SomethingToDo2

With Tangled now released in cinemas, Disney has clocked up an impressive run of 50 animated feature films. Varying in quality, but most of them memorable, they’re staple viewing in most family homes.

The Australian Centre for the Moving Image in Melbourne is celebrating this achievement with an exhibition, Dreams Come True. It consists of sketches, concept art, and animation cels from seven Disney films: Snow White and the Seven Dwarfs, Cinderella, Sleeping Beauty, The Little Mermaid, Beauty and the Beast, Princess and the Frog, and Disney’s latest animated effort, Tangled.

While seven out of 50 films might seem to limit an exhibition, it demonstrated quite a range: Snow White, Cinderella and Sleeping Beauty are key films from the beginnings of Disney, Little Mermaid and Beauty and the Beast are some of the later, modern, golden films post-Walt Disney’s death, and the final two movies were recent Disney films, neither of which I had seen. All the works are arranged to take you through a timeline, from the beginnings of Disney animation all the way up to the latest 3D methods.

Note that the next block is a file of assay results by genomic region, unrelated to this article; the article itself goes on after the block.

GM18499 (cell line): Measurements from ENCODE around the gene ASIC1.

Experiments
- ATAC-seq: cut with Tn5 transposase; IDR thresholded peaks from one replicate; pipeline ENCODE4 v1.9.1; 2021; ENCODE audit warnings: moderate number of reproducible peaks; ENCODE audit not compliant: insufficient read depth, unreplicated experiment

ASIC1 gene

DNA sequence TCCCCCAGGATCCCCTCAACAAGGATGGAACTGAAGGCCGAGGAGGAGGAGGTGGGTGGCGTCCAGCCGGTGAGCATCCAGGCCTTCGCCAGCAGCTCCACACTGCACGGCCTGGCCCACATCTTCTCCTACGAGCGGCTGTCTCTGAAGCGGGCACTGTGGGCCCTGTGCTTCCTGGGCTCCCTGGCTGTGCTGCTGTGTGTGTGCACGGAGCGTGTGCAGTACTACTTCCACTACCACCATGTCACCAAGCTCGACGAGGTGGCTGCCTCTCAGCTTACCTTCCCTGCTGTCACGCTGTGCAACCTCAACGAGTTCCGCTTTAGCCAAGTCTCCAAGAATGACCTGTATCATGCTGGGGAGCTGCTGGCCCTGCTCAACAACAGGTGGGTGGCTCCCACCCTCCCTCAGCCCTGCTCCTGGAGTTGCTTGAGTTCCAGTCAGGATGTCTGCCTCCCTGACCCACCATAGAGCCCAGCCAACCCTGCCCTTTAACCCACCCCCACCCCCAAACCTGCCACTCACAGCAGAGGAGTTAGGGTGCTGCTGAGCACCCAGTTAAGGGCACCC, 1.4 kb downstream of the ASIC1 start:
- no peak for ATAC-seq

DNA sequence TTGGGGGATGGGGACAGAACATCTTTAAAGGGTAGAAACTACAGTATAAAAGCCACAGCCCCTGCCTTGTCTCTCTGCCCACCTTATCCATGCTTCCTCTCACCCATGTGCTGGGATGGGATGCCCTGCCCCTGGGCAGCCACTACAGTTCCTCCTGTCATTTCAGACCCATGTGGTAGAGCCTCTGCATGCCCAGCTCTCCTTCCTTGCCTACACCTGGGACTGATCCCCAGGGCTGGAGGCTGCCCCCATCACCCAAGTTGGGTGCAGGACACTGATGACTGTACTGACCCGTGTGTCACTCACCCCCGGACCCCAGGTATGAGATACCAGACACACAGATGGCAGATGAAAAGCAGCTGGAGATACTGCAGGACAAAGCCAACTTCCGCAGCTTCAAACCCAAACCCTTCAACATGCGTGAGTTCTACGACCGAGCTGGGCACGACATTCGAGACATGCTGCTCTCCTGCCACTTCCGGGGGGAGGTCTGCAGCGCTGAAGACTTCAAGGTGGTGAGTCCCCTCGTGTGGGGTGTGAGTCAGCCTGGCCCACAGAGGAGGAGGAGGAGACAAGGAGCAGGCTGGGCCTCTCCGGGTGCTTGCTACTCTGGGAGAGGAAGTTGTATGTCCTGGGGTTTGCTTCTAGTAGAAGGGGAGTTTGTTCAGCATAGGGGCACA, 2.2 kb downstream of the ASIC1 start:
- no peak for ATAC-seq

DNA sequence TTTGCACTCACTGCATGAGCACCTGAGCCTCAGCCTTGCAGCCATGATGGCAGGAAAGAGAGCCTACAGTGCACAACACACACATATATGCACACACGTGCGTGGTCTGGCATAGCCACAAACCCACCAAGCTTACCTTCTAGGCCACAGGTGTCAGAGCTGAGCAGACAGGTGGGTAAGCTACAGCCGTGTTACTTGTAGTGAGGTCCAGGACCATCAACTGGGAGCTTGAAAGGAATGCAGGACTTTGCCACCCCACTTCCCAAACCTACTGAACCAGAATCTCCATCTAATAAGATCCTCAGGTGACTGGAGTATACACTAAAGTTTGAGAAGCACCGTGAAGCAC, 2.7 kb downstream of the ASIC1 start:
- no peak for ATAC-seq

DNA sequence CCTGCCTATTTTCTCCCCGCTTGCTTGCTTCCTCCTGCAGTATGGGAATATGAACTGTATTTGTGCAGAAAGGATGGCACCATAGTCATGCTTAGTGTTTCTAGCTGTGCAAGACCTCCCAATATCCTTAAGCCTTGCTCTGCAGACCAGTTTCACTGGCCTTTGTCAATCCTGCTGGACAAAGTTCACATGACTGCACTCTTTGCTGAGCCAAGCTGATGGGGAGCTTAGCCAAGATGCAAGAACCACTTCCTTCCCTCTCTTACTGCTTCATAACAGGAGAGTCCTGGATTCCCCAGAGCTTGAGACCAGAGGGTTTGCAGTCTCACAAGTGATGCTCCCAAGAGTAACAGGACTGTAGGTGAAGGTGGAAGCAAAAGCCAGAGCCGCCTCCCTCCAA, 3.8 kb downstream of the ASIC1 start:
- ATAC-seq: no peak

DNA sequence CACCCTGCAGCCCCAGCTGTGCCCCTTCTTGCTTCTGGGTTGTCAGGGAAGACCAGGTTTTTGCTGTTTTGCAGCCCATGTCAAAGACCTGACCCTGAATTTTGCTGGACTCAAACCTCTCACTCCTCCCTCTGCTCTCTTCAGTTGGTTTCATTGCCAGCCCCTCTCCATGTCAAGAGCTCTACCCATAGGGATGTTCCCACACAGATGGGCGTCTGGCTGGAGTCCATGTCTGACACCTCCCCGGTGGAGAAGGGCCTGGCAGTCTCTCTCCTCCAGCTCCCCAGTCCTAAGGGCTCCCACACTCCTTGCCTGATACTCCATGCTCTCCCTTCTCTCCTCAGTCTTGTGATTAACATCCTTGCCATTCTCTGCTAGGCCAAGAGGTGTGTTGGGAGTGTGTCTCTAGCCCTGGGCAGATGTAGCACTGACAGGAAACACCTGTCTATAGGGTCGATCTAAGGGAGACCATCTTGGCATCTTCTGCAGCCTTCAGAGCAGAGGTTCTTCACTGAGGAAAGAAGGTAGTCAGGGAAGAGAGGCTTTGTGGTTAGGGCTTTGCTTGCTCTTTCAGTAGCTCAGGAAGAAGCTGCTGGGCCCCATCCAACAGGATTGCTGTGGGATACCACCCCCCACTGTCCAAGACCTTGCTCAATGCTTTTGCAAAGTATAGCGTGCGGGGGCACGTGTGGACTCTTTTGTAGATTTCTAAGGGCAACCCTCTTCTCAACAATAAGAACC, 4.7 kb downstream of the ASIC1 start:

The art is quite diverse and from different stages of production, so you get a good sense of the planning that goes into conceptualising, developing and finalising the look and feel of a motion picture. For those that know the movies well, it’s also nice to see what hit the cutting room floor, and never quite made it into a movie.

I came away from the exhibition feeling nostalgic, with an urge to pick up pencil and paper and marvel in just how bad my drawing ability really is. In the week since I’ve seen the two most recent Disney movies and ordered Beauty and the Beast on Blu-ray, so I gather I found the exhibition a worthwhile experience. I had a teenager with me as well who enjoyed it, so if you’re looking for something to do with the kids in the twilight of the school holidays, it’s definitely worth a look.

The details: When Dreams Come True is at ACMI, Federation Square in Melbourne, until April 26. Tickets are available at the door or through the ACMI website.

* Matt Smith teaches media studies at La Trobe University and blogs at The End of the Spectrum

Peter Fray

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